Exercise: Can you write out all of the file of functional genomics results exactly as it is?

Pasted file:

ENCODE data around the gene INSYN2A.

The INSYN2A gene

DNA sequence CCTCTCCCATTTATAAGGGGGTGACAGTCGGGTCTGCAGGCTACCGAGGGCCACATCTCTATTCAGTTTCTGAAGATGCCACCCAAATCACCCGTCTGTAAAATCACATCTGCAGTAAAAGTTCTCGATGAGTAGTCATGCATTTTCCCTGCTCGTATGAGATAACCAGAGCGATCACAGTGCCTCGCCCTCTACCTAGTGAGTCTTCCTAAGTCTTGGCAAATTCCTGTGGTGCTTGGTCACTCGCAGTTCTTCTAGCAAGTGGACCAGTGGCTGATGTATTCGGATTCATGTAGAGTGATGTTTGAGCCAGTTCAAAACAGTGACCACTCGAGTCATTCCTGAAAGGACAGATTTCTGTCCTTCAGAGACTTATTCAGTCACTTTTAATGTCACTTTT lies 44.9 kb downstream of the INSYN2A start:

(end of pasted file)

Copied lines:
ENCODE data around the gene INSYN2A.

The INSYN2A gene

DNA sequence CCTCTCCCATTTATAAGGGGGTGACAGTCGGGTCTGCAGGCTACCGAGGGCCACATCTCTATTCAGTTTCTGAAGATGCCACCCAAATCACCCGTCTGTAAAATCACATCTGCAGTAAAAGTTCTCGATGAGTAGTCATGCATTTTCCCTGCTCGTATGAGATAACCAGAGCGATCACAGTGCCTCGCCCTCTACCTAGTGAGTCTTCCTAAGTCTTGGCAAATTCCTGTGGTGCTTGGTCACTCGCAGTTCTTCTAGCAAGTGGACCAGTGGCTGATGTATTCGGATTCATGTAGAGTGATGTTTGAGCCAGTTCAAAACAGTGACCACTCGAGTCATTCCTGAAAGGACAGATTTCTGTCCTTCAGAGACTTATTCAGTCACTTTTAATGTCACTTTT lies 44.9 kb downstream of the INSYN2A start: